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The Highs and Lows of Paris Dining

Maybe it’s my New Orleans upbringing, but food and drink somehow end up the center of all life here in Paris, where there is a café, brasserie, bistrot, restaurant or “traiteur” (take-out) at almost every turn.

While my 5-square-meter compact kitchen functions even better than the big American kitchens I had come to know (with their cook islands, Sub Zero refrigerators and walk-in pantries) and the open-air markets abound with the most beautiful fresh and varied produce one might imagine, still, the “cuisine” remains idle, virtually untouched, with the exception of brewing coffee or tea. It’s just too easy and too much fun to head out to any one of the eating establishments, with friends or alone, order up whatever is my fancy, pay up and say so-long to the dishes and mess.

Yes, dining out at every meal can get expensive, but doesn’t have to. I’ve learned how to stretch the dining euro to a maximum by seeking out “good-value” restaurants and averaging about 20 euros per meal. (Thus the beginning of the Insider Paris Guide for Good Value Restaurants. ‘Course, even at that, making it a twice-daily experience can add up to a yearly budget enough to pay the rent on a small apartment in Le Marais. I figure that my hard-earned euros aren’t going to pay for things like a car, health insurance or private school for the kids…so I can afford to treat myself to the small pleasure of dining out. (Not a bad justification, huh?)

What I’ve discovered is that the best meals are either at the bottom of the price barrel or at the top, but not in the middle. Most recently, thanks to visiting friends who love to “collect stars” (Michelin-rated restaurants on the star system), I was able to experience all three levels and found the most pleasure from the two extremes…at the top costing about 150 euros, the middle range about 65 euros and the least expensive about 35 euros.

For a truly unique experience at the three-star level, take your buns to the bar at the L’Atelier de Joel Robuchon (next to the Pont Royal Hotel at 5 rue Montalambert, 7th arrondissement, phone 33-1-42-22-56-56) that has the look and feel of a diner or sushi bar. Revel in the casual atmosphere and take advantage of the unexpected bonus to chat with your dining neighbors (and sometimes perhaps even share a taste!). It’s an extravaganza by one of France’s greatest chefs, Joel Robuchon, who retired in 1996 from his three-star haut luxe restaurant to a busy life of television appearances, articles, and books. Only 37 Lucky Lous get a chance starting with the first seating at 11:30 a.m. for lunch and 6:30 p.m. for dinner. Reservations are only accepted at the first seating. After that, it’s a wait, so be prepared, but it will be worth it. Says one Web site about the Atelier, “The food is uniformly exemplary, bearing the stamp of Robuchon’s creativity—delicious, beautifully prepared and served in either tasting portions or full dishes.”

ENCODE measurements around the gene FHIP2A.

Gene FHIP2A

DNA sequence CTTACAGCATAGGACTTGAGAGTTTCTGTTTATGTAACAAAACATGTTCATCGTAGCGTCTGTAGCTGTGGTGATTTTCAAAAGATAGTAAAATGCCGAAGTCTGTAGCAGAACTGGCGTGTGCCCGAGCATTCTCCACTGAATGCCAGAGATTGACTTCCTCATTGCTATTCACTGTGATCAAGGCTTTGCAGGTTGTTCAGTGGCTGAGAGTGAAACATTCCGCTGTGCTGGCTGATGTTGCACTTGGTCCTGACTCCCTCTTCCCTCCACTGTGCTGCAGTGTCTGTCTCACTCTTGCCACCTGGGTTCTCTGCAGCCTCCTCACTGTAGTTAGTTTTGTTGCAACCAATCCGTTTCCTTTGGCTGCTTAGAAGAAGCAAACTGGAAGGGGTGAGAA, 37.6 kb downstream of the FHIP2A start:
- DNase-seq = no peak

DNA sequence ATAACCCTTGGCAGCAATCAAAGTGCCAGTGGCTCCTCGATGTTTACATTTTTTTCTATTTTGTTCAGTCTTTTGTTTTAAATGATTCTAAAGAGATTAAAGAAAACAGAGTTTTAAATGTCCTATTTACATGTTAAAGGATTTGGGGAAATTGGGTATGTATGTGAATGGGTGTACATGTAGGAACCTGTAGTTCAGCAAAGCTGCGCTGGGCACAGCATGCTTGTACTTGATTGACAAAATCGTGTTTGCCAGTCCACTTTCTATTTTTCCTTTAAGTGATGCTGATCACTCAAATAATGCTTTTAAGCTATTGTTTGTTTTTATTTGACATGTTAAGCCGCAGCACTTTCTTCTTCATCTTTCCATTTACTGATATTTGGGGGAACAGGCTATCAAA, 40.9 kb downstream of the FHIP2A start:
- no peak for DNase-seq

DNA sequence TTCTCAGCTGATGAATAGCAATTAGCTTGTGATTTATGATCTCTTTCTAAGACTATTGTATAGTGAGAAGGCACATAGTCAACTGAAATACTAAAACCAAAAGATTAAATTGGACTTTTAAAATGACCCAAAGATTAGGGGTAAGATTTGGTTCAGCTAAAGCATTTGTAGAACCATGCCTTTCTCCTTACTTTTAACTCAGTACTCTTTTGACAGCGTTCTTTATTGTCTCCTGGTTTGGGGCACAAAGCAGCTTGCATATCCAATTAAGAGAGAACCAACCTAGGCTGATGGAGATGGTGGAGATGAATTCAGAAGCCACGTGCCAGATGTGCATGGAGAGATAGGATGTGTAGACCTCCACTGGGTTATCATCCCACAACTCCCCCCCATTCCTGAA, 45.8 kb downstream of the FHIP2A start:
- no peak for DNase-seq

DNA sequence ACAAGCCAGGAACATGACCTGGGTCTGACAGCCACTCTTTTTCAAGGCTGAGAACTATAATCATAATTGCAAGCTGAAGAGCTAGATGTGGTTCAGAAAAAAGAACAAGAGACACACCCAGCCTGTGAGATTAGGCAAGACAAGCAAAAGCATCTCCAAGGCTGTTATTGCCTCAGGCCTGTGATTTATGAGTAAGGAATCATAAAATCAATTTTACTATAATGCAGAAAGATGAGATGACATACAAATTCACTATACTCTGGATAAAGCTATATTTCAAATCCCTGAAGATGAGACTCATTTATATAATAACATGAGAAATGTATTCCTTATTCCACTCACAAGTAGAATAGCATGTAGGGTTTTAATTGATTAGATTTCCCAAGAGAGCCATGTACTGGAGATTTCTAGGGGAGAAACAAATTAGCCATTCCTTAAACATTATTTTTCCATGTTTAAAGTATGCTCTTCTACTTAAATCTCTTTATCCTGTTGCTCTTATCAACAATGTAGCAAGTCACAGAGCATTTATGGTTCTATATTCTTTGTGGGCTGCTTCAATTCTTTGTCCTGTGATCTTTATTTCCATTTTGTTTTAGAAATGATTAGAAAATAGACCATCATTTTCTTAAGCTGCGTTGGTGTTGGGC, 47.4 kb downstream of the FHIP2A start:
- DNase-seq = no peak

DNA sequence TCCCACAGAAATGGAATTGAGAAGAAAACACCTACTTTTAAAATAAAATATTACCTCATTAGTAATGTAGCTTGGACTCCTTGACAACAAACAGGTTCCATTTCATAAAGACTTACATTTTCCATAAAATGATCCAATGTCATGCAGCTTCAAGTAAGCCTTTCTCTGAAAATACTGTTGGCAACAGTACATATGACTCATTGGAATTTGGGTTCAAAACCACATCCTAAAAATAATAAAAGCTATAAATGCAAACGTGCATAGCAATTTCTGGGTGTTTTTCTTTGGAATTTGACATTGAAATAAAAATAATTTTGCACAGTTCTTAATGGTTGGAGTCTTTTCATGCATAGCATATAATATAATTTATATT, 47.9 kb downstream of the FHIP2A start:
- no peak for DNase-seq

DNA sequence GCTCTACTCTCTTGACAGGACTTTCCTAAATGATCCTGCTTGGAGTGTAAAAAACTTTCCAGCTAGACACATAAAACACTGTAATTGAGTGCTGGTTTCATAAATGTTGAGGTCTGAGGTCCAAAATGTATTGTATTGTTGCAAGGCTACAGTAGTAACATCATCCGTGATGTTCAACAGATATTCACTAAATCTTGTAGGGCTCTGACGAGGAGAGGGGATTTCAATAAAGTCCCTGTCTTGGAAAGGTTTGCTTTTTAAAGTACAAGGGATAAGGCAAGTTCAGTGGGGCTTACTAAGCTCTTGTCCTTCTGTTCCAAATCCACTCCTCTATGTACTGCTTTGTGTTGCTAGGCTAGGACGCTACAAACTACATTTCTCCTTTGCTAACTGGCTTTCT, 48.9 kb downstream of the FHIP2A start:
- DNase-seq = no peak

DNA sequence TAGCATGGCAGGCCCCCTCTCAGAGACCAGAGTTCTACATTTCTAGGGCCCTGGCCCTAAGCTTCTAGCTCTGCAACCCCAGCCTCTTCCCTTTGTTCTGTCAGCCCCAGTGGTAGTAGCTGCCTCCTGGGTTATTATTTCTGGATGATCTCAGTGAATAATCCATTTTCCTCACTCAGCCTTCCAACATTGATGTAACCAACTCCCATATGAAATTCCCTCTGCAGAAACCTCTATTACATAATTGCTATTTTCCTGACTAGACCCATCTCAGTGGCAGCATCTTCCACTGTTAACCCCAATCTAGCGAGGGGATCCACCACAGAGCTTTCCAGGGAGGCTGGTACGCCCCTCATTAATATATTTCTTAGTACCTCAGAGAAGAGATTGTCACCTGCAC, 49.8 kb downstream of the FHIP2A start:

On the other end of the scale was a huge surprise. Just a block from the Canal Saint-Martin in a location that has housed many different bistrots, including “Au Gigot Fin” and later “Le Bouldogue,” “Et Dans Mon Coeur Il Y A…” opened just two months ago (with what I think is a pretty difficult name to say or remember for us Anglophones, at 56, rue de Lancry, 10th arrondissement, phone 33-1-42-38-07-37). The decor is not all that dissimilar from Robuchon, although of course a bit lower scale and dining is at tables like usual, but backdropped by the same very dark woods, rich tones and fresh flowers. Service is young, friendly and on the ball. Dish after dish served was almost every bit as exciting and delicious as the Atelier (believe it or not), clearly punctuated by Asian influence in the use of soy, garlic, ginger and other eastern spices.

At the middle range, at Le Père Claude (51, avenue de la Motte-Piquet, 15th arrondissement, phone 33-1-40-56-97-84), a restaurant recommended by the Concierge at the Hôtel Ritz, we had a rather mediocre meal with the exception of one redeeming course — dessert. Here the “Mousse au Chocolat” that is served in a glass canning jar, is absolutely the creamiest, most divine to have ever touched my tongue.

Still, give me the highest or the lowest in lieu of the middle any day of the Paris dining week…and what a week it is, every week.

A la prochaine…

Adrian Leeds
Editor, Parler Paris
Email [email protected]

P.S. See you this coming Saturday at Judith Merian’s Script Writing Workshop (scroll down for more information), on the streets that evening at La Nuit Blanche and next Tuesday the 10th, first at Parler Paris Aprs Midi and later that evening at Parler Parlor’s new Marais location! Too much to do…too little time!


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